February 2, 2006
Eight research teams awarded $1 million to find new ways to address global problems
Eight research projects led by multidisciplinary-faculty teams have jointly received $1.05 million in the first round of awards made by Stanford's new $3 million Presidential Fund for Innovation in International Studies.
Coit D. Blacker, director of the Freeman Spogli Institute for International Studies, said the fund is the first program launched by the university's International Initiative, which seeks to encourage collaborative, cross-disciplinary approaches to address the global challenges of pursuing peace and security, improving governance and advancing human well-being.
The multi-year projects, selected by the International Initiative's executive committee from 37 proposals, will bring together faculty from fields that traditionally do not collaborate to produce new courses, symposia, conferences and research papers. Blacker, who chairs the executive committee, said additional awards totaling about $2 million will be made in 2007 and 2008.
President John Hennessy said he supports the research projects. "The world does not come to us as neat disciplinary problems, but as complex interdisciplinary challenges," he said. "The collaborative proposals we have selected for this first round of funding offer great potential to help shed light on some of the most persistent and pressing political issues on the global agenda today."
Projects in the first round of funding include:
Governance under Authoritarian Rule. Stephen Haber and Beatriz Magaloni, political science; Ian Morris, classics, history; and Jennifer Trimble, classics. The researchers will examine the political economy of authoritarian systems and determine why some authoritarian governments are able to make the transition to democracy, stable growth and functioning institutions, while others prove predatory and unstable.
Addressing Institutional and Interest Conflicts: Project Governance Structures for Global Infrastructure Development. Raymond Levitt, civil and environmental engineering; Doug McAdam and W. Richard Scott, sociology. The project will analyze the challenges of creating efficient and effective public/private institutions for the provision of low-cost, distributed and durable infrastructure services in emerging economies.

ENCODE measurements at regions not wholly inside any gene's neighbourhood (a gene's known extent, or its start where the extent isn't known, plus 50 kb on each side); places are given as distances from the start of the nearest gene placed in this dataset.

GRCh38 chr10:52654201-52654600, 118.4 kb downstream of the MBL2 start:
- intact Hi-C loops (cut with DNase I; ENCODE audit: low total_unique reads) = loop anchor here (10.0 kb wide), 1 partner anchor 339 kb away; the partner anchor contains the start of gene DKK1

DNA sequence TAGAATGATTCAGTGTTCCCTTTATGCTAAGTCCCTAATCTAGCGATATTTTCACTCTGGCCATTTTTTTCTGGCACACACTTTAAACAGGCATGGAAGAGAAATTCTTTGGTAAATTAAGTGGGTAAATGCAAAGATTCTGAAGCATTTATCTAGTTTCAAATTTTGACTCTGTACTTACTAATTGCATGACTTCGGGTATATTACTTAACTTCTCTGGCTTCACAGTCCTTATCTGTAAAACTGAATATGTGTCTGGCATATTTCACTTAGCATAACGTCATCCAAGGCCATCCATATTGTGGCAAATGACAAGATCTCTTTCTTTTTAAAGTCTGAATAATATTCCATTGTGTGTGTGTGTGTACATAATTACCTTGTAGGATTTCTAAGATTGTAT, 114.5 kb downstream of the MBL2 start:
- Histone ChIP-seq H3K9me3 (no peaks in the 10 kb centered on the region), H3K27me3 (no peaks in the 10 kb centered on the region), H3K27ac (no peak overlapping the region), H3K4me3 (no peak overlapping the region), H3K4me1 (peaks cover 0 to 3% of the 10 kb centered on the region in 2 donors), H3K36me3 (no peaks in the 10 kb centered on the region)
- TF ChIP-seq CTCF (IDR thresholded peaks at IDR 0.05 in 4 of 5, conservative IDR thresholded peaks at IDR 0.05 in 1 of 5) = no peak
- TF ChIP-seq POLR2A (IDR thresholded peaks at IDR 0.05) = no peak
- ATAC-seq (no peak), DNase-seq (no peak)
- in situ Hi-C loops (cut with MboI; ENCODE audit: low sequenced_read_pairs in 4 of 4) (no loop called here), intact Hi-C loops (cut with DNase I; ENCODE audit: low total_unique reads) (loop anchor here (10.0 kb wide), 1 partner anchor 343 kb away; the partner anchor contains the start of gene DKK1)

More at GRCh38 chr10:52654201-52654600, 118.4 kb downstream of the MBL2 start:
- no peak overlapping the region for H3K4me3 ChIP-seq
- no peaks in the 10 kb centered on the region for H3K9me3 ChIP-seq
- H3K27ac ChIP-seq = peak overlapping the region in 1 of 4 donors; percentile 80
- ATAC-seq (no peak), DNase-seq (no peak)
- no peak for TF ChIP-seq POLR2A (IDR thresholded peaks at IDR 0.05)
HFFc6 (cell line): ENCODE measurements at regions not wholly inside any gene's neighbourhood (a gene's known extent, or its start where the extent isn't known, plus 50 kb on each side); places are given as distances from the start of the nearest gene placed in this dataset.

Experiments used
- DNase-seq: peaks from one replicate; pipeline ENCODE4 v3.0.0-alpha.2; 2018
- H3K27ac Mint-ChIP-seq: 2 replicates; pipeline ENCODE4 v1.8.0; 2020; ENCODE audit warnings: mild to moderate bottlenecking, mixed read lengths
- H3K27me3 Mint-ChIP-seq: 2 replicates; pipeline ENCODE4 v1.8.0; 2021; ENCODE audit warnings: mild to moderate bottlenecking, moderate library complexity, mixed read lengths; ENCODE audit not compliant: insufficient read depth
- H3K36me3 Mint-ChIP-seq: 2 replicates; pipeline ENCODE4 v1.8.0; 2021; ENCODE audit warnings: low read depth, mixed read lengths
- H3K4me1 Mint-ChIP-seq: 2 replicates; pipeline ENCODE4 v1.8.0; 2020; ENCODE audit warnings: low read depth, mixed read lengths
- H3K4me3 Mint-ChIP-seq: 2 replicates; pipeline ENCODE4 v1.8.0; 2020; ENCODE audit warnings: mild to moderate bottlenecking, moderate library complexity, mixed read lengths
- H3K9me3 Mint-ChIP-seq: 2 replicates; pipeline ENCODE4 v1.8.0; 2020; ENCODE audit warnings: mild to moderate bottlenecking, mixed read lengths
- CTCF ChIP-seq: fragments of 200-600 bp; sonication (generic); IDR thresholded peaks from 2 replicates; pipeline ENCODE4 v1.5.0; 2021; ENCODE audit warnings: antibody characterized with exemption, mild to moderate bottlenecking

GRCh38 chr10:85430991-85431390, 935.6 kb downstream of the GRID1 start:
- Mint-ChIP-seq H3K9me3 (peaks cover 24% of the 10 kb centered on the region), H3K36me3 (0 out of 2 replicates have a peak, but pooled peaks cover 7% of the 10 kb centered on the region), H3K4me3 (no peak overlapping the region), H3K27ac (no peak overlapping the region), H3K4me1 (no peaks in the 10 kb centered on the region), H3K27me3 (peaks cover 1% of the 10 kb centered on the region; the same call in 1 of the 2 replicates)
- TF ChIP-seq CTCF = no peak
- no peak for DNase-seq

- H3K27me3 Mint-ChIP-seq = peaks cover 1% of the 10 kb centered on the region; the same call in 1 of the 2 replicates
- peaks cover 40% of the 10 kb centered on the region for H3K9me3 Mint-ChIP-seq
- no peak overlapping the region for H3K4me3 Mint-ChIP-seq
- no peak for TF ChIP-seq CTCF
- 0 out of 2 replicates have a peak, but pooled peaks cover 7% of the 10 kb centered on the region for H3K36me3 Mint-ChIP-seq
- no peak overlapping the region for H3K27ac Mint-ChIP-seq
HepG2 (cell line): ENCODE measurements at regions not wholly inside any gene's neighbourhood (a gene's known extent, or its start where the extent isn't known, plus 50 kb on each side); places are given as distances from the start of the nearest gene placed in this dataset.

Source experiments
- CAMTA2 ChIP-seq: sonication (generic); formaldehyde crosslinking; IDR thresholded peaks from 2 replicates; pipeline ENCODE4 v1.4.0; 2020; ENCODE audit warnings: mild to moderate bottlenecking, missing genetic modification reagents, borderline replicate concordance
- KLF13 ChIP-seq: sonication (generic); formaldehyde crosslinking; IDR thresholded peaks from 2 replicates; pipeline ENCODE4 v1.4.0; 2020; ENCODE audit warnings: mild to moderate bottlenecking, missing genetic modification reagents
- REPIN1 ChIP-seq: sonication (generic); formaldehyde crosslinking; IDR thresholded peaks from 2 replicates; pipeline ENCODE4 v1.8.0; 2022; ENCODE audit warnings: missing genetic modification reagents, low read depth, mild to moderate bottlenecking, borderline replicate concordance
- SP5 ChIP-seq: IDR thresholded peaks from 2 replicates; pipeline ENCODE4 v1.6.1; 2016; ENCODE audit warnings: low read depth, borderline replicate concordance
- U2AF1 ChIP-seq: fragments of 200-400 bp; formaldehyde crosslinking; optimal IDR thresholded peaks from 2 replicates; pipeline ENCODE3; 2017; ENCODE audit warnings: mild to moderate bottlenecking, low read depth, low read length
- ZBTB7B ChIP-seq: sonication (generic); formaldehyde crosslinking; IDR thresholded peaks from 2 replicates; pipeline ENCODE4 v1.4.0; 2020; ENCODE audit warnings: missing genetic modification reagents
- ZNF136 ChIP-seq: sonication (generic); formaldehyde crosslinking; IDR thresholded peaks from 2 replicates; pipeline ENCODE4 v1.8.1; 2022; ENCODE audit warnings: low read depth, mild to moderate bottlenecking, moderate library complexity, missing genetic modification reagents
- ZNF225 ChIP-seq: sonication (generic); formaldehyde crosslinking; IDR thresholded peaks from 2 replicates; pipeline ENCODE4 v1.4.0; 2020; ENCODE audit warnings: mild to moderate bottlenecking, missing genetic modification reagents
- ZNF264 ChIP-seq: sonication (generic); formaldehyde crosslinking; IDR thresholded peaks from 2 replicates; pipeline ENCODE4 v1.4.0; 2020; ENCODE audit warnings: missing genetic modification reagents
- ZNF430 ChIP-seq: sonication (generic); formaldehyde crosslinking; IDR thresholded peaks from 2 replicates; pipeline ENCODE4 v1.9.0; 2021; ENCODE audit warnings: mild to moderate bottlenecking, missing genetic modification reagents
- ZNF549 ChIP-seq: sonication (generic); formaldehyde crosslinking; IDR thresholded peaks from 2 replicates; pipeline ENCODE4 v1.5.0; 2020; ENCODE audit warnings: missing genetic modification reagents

Combating HIV/AIDS in Southern Africa: The Treatment Revolution and Its Impact on Health, Well-Being and Governance. David Katzenstein, infectious diseases; and Jeremy Weinstein, political science. Based on the 2005 Group of 8's commitment to put 10 million people infected with HIV/AIDS on treatment within five years, this project will research the impact of this treatment revolution on health, well-being and governance in sub-Saharan Africa.
Evaluating Institutional Responses to Market Liberalization: Why Latin America Was Left Behind. Judith Goldstein, political science; Avner Greif, economics; Steven Haber, political science; Herb Klein, history; H. Grant Miller, Freeman Spogli Institute (FSI)/medicine; and Barry Weingast, political science. The project will research the interaction between inequality and Latin American institutions in explaining the poor economic performance of countries in the region during the past two decades, examining why reforms such as trade liberalization have failed to yield expected results.
Feeding the World in the 21st Century: Exploring the Connections Between Food Production, Health, Environmental Resources and International Security. Rosamond Naylor, FSI/economics; Stephen Stedman, FSI/political science; Peter Vitousek, biological sciences; and Gary Schoolnik, medicine, microbiology and immunology. The group will launch a new research and teaching program, titled "Food Security and the Environment," with an initial priority on determining linkages between food security, health and international security, and globalization, agricultural trade and the environment.
The Political Economy of Cultural Diversity. James D. Fearon, political science; and Romain Wacziarg, Graduate School of Business. The researchers will assess the impact of ethnic, linguistic and religious diversity on economic growth, trade and capital flows, governance, development of democracy and political stability.
In addition, two grants to plan forthcoming research projects have received $25,000:
Global Health by Design. Geoffrey Gurtner, plastic and reconstructive surgery; David Kelley, mechanical engineering; Thomas Krummel, surgery; Julie Parsonnet, medicine, health research and policy; and Paul Yock, medicine, bioengineering. The group will design a project to examine how new technology can be used to develop effective, affordable and sustainable methods and devices to prevent disease in the world's poorest countries.
Ecological Sanitation in Rural Haiti: An Interdisciplinary Approach to Sanitation and Soil Fertility. Ralph Greco, surgery; and Rodolfo Dirzo, biological sciences. The researchers will develop a plan to test the efficacy of ecological sanitation in decreasing disease and enhancing soil fertility in rural Haiti.